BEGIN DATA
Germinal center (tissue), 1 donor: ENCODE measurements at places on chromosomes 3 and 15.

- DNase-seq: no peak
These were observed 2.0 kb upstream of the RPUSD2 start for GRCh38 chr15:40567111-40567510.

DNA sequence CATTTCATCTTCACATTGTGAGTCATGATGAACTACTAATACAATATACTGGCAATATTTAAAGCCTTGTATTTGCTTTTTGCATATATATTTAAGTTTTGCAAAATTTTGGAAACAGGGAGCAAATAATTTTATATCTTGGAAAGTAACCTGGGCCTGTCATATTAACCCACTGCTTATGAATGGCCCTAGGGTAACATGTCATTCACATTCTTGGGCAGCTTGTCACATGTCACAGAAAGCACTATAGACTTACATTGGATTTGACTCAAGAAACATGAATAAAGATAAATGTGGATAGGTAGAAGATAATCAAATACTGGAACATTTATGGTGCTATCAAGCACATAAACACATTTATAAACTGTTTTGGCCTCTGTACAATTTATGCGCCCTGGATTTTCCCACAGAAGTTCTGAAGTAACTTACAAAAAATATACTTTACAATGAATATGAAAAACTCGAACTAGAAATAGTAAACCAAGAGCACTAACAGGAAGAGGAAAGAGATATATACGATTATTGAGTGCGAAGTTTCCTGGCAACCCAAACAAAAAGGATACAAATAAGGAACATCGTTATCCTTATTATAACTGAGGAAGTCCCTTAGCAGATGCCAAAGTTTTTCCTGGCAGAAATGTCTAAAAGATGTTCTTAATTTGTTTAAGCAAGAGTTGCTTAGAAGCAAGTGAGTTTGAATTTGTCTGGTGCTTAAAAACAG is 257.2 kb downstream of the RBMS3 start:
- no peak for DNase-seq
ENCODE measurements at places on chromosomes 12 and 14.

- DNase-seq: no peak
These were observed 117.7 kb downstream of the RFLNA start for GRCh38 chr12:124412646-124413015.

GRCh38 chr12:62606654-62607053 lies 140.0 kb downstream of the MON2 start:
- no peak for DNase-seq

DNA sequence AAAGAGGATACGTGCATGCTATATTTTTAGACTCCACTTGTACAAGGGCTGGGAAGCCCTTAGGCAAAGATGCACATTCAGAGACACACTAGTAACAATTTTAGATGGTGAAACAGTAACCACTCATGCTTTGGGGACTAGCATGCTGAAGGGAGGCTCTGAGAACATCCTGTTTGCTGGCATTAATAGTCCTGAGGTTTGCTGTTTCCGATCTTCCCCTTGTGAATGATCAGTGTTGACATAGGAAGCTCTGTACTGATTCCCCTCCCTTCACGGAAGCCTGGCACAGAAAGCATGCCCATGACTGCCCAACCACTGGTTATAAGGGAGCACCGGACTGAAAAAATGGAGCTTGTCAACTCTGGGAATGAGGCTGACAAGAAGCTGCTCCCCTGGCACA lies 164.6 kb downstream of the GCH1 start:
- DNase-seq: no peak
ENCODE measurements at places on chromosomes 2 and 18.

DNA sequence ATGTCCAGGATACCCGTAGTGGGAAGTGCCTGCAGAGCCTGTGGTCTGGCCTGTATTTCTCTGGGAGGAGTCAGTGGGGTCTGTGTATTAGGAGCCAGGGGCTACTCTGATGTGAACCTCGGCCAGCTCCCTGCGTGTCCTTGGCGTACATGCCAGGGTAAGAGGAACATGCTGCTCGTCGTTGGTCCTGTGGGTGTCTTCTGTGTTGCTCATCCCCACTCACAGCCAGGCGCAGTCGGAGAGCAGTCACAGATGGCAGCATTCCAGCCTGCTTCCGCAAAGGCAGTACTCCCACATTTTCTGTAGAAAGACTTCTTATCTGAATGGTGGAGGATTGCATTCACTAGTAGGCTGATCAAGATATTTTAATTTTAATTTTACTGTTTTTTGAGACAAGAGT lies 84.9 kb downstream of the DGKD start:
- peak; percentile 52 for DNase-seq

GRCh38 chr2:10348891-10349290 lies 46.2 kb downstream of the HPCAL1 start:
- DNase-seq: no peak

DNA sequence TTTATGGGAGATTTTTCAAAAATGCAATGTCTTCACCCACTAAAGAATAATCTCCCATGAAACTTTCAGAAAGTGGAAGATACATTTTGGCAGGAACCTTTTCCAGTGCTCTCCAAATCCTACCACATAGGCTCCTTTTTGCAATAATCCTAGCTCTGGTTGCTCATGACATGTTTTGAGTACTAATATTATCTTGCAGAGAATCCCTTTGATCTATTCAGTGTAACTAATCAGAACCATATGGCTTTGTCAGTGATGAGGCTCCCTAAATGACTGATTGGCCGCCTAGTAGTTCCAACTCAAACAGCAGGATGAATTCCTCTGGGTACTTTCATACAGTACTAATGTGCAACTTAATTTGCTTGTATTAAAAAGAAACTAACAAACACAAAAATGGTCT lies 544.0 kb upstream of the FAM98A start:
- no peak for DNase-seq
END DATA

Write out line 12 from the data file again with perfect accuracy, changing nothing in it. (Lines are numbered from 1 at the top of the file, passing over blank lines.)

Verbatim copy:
- DNase-seq: no peak